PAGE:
He generally avoids the internet and all forms of media.  Tim Ferriss is the only person that seems to draw him out of hiding with any sort of regularity.

Yeah, the Ferriss interviews with him are both incredible. I highly recommend them. (Is there a third? If so, I've only listened to the first two)

Waitzkin also appears in #210 of the Ferriss podcast, which might be my all-time favorite episode. Waitzkin is great as always, but it's Adam Robinson who's just mind-blowing here:

https://tim.blog/2016/12/20/becoming-the-best-version-of-you/

2Birds1Stone

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Re: What books have changed your life?
« Reply #242 on: April 05, 2018, 05:19:10 AM »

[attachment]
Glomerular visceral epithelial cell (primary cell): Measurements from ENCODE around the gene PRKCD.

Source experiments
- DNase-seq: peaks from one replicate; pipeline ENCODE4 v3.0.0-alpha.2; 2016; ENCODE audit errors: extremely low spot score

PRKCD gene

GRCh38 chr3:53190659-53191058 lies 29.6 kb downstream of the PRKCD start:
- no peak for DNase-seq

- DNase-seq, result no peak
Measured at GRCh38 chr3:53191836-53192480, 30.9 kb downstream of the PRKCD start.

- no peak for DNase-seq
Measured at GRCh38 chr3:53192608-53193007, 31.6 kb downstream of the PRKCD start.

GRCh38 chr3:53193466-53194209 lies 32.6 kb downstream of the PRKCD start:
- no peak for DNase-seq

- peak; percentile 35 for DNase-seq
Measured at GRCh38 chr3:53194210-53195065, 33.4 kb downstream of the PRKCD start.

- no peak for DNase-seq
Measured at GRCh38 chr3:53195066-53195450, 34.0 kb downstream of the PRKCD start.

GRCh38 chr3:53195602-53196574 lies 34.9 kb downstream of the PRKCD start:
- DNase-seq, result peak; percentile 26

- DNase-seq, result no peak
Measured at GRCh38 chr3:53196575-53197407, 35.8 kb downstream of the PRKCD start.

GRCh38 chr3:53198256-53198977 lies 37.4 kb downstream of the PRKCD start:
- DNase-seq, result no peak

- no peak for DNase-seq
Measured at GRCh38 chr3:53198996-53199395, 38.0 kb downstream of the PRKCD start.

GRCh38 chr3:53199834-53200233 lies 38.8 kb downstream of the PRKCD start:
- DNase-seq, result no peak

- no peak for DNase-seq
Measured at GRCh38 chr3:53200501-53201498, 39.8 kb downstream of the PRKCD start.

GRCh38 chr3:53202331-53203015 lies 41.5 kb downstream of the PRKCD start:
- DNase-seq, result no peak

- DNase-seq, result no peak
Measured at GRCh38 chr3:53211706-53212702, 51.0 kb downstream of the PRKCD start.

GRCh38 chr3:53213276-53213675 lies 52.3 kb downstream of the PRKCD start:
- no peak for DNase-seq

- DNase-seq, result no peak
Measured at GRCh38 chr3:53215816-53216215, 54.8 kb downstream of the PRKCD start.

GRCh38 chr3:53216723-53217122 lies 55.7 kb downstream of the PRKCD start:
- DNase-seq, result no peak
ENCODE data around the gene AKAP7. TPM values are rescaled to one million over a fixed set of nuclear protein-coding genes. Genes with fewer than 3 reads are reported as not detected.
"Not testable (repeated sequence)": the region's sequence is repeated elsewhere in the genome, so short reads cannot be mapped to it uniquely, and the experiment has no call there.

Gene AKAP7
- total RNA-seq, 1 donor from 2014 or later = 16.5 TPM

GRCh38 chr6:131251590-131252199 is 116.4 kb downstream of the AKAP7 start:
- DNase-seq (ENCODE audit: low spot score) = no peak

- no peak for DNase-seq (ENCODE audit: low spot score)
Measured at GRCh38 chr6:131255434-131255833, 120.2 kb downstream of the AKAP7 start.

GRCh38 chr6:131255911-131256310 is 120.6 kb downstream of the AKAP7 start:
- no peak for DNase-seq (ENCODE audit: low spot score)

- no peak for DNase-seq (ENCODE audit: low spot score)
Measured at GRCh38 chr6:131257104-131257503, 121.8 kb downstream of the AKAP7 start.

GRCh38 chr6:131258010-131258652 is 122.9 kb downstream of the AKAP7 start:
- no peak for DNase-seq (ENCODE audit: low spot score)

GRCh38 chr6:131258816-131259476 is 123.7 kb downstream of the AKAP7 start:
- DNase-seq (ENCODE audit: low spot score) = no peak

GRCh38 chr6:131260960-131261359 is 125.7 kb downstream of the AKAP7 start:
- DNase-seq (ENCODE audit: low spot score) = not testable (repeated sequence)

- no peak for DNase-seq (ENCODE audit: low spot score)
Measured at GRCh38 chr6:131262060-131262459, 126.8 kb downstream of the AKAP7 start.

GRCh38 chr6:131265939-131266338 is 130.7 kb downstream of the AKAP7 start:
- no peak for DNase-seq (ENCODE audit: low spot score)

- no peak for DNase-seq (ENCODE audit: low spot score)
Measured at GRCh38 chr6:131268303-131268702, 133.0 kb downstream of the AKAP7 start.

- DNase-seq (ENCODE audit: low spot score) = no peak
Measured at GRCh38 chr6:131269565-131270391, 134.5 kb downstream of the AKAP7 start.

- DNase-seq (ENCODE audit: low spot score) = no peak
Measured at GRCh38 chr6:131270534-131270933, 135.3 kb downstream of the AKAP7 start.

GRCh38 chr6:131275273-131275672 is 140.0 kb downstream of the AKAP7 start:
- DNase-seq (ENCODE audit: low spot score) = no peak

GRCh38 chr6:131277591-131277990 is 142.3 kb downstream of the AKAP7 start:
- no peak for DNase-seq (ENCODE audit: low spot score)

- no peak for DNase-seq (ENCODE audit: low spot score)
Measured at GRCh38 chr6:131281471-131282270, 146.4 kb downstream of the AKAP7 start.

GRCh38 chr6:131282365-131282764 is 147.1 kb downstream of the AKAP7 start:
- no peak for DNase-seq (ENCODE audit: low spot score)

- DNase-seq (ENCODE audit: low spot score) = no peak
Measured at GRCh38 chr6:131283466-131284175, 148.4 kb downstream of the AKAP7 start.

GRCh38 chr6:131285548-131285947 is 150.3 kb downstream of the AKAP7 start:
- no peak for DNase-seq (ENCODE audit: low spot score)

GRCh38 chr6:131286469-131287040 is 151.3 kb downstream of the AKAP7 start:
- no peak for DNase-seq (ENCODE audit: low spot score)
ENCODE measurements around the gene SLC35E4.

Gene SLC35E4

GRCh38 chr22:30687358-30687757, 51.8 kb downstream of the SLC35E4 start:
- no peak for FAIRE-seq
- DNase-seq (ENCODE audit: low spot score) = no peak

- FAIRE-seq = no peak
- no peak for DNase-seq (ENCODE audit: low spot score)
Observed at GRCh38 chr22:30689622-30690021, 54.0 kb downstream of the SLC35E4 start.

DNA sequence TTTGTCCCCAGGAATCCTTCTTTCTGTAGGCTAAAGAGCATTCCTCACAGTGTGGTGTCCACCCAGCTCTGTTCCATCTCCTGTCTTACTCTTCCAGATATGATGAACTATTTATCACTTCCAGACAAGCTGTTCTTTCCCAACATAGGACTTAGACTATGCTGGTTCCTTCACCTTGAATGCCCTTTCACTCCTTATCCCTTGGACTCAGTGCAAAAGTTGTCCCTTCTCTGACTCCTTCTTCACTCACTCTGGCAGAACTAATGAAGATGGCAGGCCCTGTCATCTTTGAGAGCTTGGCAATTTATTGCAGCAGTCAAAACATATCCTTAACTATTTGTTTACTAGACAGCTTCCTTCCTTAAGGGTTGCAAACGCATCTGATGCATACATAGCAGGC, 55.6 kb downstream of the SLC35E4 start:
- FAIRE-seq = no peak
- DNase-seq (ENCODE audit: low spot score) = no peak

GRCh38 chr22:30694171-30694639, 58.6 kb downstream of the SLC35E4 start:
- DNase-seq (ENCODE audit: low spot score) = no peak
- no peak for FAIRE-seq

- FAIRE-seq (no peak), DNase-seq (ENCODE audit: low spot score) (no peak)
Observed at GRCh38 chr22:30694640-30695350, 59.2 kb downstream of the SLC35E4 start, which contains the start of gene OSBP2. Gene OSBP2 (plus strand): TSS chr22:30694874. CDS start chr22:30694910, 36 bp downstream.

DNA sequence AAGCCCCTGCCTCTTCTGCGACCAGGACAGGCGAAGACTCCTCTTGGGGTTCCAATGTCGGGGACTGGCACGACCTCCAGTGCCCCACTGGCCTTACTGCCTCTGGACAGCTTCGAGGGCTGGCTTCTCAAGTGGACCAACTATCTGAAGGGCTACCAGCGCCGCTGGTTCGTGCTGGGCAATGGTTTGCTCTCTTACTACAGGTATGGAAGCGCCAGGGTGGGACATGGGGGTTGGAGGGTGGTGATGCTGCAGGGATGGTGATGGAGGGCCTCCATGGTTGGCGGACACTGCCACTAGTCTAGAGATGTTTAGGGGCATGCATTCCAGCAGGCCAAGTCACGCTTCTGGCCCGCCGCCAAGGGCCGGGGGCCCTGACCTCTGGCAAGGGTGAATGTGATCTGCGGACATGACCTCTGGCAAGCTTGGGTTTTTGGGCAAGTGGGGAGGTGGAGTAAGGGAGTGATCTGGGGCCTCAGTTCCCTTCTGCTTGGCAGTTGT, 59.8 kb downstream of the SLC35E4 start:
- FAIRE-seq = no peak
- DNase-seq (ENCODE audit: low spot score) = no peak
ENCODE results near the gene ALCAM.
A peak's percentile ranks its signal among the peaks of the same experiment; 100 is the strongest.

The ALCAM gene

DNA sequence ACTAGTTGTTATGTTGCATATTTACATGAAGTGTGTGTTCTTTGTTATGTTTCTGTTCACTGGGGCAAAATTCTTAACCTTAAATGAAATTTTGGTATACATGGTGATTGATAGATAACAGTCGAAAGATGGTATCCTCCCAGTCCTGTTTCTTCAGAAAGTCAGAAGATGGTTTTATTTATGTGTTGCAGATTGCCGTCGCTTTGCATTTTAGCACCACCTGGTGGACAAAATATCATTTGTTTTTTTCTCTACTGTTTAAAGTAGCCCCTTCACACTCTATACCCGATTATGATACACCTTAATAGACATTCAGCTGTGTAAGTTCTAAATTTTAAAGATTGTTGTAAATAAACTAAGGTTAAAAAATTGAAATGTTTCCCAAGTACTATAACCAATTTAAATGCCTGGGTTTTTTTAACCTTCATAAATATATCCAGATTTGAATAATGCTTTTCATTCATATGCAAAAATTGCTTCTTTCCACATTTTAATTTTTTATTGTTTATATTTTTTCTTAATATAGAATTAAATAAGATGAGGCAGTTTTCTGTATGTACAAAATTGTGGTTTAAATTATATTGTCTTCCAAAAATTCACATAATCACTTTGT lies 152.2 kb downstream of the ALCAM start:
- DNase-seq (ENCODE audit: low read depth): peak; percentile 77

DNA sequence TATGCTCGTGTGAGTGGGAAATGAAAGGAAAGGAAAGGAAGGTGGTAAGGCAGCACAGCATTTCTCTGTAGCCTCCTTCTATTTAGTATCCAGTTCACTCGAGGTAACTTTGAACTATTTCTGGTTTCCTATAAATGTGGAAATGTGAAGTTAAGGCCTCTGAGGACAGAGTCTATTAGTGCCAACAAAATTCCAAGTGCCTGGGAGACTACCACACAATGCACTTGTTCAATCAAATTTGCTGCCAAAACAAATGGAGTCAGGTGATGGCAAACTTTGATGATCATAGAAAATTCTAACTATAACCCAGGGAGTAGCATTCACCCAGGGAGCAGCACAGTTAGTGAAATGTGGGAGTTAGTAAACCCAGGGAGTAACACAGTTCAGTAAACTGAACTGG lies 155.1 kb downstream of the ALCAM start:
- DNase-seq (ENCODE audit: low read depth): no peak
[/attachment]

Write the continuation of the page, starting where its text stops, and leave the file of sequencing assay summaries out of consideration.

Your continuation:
Early Retirement Extreme - Jacob Lund Fisker
Vagabonding - Rolf Potts

grandep

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Re: What books have changed your life?
« Reply #243 on: April 05, 2018, 01:01:24 PM »
Many of mine have already been mentioned (Your Money or Your Life, 7 Habits of Highly Effective People), but one that recently had a big effect on me was Nudge by Thaler and Susstein. Their argument for "libertarian paternalism" really influenced how I think about choice architecture in my own life and how I view policy decisions.

Sapiens was really good. I don't know if it changed my life but that book will challenge you and really make you think, regardless of your worldview.

littlelykke

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Re: What books have changed your life?
« Reply #244 on: April 06, 2018, 12:44:19 AM »
So many great tips here :)

What really got me started on the MMM-path was "rich dad, poor dad" (not the whole story, I know he's not very reliable and trustworthy when you dive into it, but the part about assets and liabilities was a real eye-opener for me).
Also I couple of Dutch blogs and of course the MMM-blog helped me tremendously in forming my vision and ideas about money & life.